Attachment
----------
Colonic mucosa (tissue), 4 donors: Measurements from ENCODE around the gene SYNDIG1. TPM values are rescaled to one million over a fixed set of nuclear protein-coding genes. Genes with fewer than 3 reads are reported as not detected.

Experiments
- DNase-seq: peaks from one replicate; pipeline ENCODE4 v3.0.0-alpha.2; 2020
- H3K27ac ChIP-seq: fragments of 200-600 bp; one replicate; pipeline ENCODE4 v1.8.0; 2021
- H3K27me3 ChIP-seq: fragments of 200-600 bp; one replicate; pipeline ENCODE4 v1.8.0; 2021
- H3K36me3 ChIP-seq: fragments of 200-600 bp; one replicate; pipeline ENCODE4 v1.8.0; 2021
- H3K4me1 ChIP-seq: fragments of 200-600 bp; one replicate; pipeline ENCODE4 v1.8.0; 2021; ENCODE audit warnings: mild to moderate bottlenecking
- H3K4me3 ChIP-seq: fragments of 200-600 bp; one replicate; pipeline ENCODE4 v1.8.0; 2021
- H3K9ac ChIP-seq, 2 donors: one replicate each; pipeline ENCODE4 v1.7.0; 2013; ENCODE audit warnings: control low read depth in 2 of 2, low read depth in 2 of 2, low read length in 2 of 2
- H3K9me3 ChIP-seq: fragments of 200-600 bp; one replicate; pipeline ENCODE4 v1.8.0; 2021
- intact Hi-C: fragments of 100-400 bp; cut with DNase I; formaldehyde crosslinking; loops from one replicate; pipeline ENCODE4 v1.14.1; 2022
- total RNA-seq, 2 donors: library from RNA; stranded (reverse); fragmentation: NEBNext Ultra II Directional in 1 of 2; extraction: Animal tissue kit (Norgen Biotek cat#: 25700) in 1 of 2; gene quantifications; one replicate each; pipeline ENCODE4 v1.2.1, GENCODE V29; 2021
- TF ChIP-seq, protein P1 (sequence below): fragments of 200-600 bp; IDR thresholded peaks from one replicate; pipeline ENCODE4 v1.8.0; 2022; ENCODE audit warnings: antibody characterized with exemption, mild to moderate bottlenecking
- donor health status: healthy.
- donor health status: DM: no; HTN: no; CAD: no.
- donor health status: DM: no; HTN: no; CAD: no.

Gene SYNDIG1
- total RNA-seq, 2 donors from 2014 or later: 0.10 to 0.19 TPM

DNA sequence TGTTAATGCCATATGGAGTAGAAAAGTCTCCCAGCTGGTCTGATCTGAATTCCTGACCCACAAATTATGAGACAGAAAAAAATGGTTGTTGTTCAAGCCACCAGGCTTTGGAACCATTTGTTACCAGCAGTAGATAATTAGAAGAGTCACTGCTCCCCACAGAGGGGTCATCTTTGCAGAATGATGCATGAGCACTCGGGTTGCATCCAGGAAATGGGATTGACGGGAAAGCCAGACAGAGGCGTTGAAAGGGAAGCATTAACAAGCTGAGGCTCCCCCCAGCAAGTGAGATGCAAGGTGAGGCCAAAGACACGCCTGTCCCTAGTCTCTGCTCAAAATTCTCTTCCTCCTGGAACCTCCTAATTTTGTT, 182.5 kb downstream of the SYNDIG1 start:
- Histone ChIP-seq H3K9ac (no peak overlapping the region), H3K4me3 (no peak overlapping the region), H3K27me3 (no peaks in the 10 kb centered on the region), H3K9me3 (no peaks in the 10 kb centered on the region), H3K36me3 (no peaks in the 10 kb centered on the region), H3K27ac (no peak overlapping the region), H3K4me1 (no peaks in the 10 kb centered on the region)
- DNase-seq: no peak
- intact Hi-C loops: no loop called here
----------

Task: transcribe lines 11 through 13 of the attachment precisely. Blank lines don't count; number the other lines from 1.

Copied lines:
- intact Hi-C: fragments of 100-400 bp; cut with DNase I; formaldehyde crosslinking; loops from one replicate; pipeline ENCODE4 v1.14.1; 2022
- total RNA-seq, 2 donors: library from RNA; stranded (reverse); fragmentation: NEBNext Ultra II Directional in 1 of 2; extraction: Animal tissue kit (Norgen Biotek cat#: 25700) in 1 of 2; gene quantifications; one replicate each; pipeline ENCODE4 v1.2.1, GENCODE V29; 2021
- TF ChIP-seq, protein P1 (sequence below): fragments of 200-600 bp; IDR thresholded peaks from one replicate; pipeline ENCODE4 v1.8.0; 2022; ENCODE audit warnings: antibody characterized with exemption, mild to moderate bottlenecking